Sometimes in the first couple rounds of the NCAA tournament, you see a team and say, "how were they seeded that low?"
The same thing might be happening with our Big Ten players tournament. Nebraska's Ndamukong Suh entered the tourney as only a No. 3 seed, but he looks like a real threat to win it all. The former Huskers star defensive tackle easily beat No. 6 seed Braylon Edwards, outpacing the ex-Michigan receiving star by a vote of 67 percent to 33 percent. With some incredible on-field performances and the strength of the Nebraska voting bloc, Suh might be the player to beat the rest of the way.
He definitely got most of the support in your comments. Here's a sampling of those:
Ben from Waterloo, Iowa: Total no-brainer; it's Suh. He should be higher than a 3 seed. I can understand why you wouldn't realize this, as he was playing in the Big 12 at the time, perhaps you didn't get to focus on his play. Suh is the best college DT since Warren Sapp and he might even be better than Sapp was. Nebraska's offense that year was pathetic. Suh and company came withing a second of winning the Big 12 title despite the offense's ineptitude. His NFL reputation may have clouded your vision as well--check the tape.
Ali from Omaha, Neb.: Suh is clearly the winner of this first round matchup. Am I a biased Husker fan? Yes. But seriously, remember when Suh sacked Colt McCoy 4.5 times in the 2009 Big 12 Championship? And had 6 tackles for loss? Look up the highlights on YouTube, everyone, because it was epic. He should have won the Heisman. Suh led the team in tackles, intercepted passes, even scored a couple touchdowns when coaches threw him in at fullback. What more can a player do?
Sky F. from Norfolk, Neb.: Biased Nebraska fan here, but I will attempt to remain (somewhat) objective. Go back and review the 2009 Big 12 title game, and the choice in this match up is glaringly obvious. Suh did things at DT that are quite literally impossible to do for the average player. Receivers are a dime a dozen, and they require a somewhat competent quarter back to get them the ball in the first place. Suh did everything he did on his own, usually taking on double teams, and the teams that he faced, particularly Texas, is no slouch along the offensive line. No question about it: Suuuuuuuhhh!!!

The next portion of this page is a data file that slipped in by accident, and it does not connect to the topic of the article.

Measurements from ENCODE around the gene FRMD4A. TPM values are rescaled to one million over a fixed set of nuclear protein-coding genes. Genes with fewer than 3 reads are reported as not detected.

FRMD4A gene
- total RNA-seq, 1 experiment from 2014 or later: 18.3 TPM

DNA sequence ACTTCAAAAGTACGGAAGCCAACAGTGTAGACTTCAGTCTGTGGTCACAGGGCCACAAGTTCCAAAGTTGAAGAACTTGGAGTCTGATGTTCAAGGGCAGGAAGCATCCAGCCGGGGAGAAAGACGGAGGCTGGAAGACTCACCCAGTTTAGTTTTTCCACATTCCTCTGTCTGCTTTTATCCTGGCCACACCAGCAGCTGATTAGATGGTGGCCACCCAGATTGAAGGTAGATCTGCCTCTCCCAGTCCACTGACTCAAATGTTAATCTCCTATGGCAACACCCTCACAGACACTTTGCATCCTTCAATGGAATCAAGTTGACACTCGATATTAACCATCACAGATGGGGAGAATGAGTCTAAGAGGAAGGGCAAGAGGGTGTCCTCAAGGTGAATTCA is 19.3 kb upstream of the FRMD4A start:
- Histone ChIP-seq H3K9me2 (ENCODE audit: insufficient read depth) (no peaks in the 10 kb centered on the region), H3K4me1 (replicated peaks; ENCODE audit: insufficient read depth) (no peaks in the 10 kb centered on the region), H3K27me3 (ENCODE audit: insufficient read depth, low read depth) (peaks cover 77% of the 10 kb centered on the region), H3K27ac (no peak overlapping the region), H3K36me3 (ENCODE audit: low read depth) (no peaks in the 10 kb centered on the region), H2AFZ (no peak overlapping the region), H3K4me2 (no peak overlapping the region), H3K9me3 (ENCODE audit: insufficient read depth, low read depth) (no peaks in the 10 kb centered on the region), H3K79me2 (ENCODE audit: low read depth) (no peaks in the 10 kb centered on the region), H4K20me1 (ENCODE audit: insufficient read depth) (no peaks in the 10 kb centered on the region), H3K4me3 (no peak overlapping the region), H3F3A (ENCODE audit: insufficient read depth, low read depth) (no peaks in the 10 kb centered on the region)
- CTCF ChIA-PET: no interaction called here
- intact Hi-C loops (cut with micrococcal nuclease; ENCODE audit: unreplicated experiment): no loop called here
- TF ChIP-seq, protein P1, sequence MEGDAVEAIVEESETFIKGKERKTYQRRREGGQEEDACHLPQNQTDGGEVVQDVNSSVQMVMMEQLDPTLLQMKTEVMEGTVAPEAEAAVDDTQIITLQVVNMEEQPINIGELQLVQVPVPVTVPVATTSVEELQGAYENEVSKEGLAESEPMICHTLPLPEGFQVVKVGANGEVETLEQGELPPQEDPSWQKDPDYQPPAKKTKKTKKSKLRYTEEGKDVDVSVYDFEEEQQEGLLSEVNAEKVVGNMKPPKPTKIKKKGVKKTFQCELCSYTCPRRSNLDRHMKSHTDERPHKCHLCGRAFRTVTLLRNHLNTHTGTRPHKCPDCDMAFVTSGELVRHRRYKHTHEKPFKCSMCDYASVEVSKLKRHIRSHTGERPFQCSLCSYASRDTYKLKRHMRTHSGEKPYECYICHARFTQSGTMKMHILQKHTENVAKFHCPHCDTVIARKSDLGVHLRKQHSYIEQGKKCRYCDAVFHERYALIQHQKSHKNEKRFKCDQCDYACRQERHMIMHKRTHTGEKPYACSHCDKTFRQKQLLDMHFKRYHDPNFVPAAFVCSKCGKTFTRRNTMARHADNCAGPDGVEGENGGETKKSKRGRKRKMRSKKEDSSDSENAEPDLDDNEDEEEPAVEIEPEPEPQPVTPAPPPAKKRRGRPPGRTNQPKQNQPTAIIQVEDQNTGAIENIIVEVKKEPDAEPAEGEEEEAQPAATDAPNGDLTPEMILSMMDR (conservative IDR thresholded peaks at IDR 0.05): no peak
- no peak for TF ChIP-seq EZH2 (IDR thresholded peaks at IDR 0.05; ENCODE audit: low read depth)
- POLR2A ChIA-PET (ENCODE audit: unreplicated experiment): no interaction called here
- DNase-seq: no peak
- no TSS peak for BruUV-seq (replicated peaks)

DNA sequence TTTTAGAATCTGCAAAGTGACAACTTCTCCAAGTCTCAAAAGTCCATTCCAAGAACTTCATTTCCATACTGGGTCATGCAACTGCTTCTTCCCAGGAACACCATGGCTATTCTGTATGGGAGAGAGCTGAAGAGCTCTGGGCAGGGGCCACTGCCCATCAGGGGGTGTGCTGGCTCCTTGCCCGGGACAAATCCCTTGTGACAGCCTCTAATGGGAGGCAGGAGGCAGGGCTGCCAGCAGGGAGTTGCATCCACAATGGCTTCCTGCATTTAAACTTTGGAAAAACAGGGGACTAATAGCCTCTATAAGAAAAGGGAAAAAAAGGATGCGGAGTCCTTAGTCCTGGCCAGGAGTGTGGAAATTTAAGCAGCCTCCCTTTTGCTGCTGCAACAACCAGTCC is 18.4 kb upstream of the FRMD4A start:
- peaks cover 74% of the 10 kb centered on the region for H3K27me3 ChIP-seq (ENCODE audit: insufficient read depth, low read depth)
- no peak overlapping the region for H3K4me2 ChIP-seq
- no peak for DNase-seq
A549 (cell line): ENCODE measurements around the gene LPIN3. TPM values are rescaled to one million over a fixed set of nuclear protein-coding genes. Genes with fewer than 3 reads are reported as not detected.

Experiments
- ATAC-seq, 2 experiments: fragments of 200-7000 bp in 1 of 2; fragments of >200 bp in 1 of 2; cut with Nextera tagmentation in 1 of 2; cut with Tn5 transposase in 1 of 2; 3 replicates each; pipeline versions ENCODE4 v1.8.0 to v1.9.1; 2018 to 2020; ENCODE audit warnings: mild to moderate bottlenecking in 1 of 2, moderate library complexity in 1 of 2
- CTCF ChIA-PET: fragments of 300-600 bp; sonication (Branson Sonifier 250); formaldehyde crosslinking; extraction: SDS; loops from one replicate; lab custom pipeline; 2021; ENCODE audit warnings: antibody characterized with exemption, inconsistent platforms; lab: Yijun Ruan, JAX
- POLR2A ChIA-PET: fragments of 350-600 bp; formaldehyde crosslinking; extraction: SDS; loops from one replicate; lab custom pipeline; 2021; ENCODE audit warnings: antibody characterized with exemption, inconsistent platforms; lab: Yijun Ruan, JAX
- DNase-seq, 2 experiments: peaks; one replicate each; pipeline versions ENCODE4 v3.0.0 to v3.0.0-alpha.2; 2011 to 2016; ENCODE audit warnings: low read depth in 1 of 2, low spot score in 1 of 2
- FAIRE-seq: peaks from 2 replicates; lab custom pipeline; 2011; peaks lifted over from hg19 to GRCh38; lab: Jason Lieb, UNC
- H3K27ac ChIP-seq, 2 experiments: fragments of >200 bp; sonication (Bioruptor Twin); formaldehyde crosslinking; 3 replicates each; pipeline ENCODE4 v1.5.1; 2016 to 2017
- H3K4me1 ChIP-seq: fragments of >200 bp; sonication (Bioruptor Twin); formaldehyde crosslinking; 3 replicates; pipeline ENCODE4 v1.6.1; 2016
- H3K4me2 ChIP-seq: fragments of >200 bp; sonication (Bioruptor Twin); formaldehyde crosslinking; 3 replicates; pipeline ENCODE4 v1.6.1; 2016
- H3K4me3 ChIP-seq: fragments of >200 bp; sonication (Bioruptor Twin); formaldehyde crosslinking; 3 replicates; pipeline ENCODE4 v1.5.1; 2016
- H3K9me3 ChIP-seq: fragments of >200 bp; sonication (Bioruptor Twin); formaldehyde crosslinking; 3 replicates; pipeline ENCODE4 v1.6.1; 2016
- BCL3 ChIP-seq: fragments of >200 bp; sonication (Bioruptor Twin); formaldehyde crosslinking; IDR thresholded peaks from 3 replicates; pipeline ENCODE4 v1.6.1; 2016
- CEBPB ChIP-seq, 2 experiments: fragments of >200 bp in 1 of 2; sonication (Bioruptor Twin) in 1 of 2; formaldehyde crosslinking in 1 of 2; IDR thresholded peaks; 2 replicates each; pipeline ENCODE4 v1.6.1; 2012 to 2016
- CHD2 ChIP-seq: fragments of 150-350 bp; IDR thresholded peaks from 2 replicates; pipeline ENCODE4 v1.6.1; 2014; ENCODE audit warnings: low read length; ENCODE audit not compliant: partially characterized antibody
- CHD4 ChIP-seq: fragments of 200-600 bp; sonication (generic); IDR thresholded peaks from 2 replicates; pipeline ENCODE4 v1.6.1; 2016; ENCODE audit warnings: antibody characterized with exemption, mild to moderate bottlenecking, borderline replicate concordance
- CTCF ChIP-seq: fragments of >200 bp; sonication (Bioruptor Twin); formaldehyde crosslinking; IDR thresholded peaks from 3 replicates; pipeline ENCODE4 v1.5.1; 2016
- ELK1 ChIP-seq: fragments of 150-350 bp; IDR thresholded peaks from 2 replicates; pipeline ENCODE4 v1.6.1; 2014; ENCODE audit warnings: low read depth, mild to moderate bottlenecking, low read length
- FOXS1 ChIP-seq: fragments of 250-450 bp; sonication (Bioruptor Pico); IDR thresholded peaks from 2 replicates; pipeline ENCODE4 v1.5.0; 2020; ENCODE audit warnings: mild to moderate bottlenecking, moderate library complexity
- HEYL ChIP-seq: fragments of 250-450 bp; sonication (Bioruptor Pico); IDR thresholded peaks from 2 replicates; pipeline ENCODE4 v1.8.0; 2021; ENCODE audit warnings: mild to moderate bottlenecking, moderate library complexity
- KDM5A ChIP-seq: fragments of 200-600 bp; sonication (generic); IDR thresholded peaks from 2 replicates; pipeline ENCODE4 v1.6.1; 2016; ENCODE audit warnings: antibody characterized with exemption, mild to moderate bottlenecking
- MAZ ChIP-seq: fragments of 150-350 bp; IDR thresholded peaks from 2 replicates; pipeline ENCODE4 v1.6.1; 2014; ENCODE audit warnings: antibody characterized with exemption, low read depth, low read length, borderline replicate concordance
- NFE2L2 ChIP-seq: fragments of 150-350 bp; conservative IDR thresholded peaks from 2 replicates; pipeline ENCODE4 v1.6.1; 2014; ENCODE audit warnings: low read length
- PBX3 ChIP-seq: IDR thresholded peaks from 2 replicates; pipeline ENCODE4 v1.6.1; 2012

Bryan from Chicago: Suh was unstoppable. Period. Besides all the stats you listed, he also had 2 pick-6's in a season, as a defensive lineman! He could take over games, like in Nebraska's come from behind victory over Mizzou when Suh was put in the Heisman spotlight. Or, if the opponent really wanted to control Suh, like Baylor tried when they constantly triple teamed him, it allowed Crick to set the school record for sacks. So even when he wasn't putting up mind boggling numbers, he was still dominating games.
Jon from Oshkosh, Wis.: I have to give Braylon Edwards the vote over Suh for the simple reason that Edwards dominated his position and other teams for multiple years. Braylon was a feared receiver his entire career, while Suh didn't come on to the scene until the last two seasons of his career. Or maybe I just didn't hear about him because he wasn't in my Big Ten radar. Or maybe it is because I am a Packer Fan...
Craig from Farmington Hills, Mich.: Simple, Edwards vs. MSU in OT. How many games did Suh just say, "guys, this game's on me?" How many COULD he? No argument Suh did great things to help his team win games -- Edwards simply won games.
JD Foster from Washington DC: Suh was the most dominant defensive player of his generation. His 4.5 sack performance against Texas in the 09 title game may have been the only time I've seen one defensive player control an entire game. Imagine if he was on the field with the current Nebraska offense... Us Huskers can only dream...